- Ease of Use: Dealing with paper tenant applications is difficult at times. Illegible handwriting and no way to keep track of application create an organizational nightmare. With multiple pieces of the tenant application coming from different applicants at different times, you're in for a lot of paperwork.
Final Score for Paper Tenant Application: -1
Online Rental Applications
An alternative to a paper California rental application is an online rental application, which, as the name suggests, is completely done online. Not only does this save paper, but it is a faster way of getting your applicant's information.
However, there is no "standard" online rental application, and some may contain different pieces of information than what is found on the California Association of REALTORS® rental application. For that reason, make sure you get a sample rental application to review before you start using it.
- Faster Turnaround: Prospective renters can instantly complete each online rental application upon receiving it. This removes the printing and scanning process allowing you to get your applications back faster. In addition, most online application forms do not allow applicants to turn in an incomplete form, saving you even more time.
- Tenant Verification Included: As you may know, conducting a complete tenant verification can be a painstaking process. Finding the best resources on your own can be difficult, and it is easy to sacrifice screening quality for convenience. Thankfully, some online tenant applications include tenant verification as well. For example, RentSpree's online rental application consists of a complete tenant screening from TransUnion SmartMove. A credit report, background check, and eviction history are all included with the report, so you don't have to conduct tenant screening yourself. Best of all, tenant screening reports are instantly available to you with no extra steps required.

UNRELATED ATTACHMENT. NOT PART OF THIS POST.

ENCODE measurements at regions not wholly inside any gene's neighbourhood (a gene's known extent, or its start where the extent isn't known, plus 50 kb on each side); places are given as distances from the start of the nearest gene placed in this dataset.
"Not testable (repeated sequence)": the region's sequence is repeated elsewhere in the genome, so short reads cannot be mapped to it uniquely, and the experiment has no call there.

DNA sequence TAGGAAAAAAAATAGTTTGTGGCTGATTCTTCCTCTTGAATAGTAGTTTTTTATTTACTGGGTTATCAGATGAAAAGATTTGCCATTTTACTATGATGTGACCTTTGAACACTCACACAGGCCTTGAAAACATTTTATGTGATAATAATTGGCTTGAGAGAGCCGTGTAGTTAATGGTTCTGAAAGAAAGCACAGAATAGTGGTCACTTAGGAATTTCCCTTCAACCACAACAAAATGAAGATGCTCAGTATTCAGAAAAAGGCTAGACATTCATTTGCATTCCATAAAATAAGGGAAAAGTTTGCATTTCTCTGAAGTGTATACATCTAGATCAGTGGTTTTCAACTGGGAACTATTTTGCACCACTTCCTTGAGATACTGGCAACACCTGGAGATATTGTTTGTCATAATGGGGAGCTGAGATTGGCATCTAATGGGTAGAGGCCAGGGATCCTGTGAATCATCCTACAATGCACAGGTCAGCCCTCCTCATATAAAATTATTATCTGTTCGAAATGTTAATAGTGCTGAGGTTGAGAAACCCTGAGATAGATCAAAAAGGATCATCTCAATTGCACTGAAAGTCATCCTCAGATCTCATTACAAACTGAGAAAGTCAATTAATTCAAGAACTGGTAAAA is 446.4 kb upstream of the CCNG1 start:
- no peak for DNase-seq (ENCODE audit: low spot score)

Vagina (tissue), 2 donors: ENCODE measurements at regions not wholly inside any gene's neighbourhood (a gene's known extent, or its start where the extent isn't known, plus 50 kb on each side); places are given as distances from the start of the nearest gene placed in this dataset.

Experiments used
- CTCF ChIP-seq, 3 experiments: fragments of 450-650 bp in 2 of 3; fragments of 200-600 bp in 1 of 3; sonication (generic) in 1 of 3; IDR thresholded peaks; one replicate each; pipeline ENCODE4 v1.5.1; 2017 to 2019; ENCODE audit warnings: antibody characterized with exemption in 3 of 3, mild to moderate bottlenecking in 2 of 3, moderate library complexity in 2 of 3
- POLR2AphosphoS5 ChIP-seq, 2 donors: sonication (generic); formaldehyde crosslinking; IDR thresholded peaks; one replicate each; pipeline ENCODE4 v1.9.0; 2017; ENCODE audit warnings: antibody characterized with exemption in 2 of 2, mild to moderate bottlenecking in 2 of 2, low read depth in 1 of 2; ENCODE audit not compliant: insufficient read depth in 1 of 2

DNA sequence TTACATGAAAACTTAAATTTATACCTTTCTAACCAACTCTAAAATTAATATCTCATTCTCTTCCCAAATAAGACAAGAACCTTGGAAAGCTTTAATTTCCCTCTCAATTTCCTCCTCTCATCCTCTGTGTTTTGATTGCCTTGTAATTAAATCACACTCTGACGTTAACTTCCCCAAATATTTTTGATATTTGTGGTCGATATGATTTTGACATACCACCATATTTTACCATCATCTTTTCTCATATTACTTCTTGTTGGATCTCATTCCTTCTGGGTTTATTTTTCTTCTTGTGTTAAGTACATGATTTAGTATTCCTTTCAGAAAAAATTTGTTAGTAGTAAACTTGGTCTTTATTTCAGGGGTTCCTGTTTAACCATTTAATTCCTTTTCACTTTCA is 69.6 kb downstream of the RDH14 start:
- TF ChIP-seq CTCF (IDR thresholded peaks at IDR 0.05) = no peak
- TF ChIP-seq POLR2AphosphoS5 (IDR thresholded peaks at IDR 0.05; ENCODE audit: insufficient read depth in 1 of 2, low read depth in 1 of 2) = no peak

- No Paperwork: Leave paperwork in the 20th century. An entirely online interface is not only beneficial to the environment, but it removes all of that annoying paperwork that you have to organize and file. Every application received online is organized on its own and easy to access.
- Always Complete & Legible: Online means typing and not writing. You can always read typing so you won't spend time finding the correct information or using incorrect data for your decision. Most online rental application forms also require the critical fields of the application to be filled out before submission. This can help to expedite the process by getting you the information faster.
- Lack of regulation: If you receive online rental applications from different services, you may have a tough time comparing the two because of the different information that might be on each application. In addition, if you compare a CAR application to an online rental application, the information may be different as well. In order to avoid this problem, it is recommended that you suggest to your applicants to use the same application, whether it be online or paper.
Online Rental Application Final Score: +3
According to our foolproof pro/con scoring system, handling your applications online might be the way to go. The good news with RentSpree is that you can actually get the best of both worlds. RentSpree offers the first-ever online version of the CAR rental application. That means that applicants can step through our streamlined application process and you can get back a completed California Association of REALTORS® rental application. We've taken the online rental application and brought it to the digital age!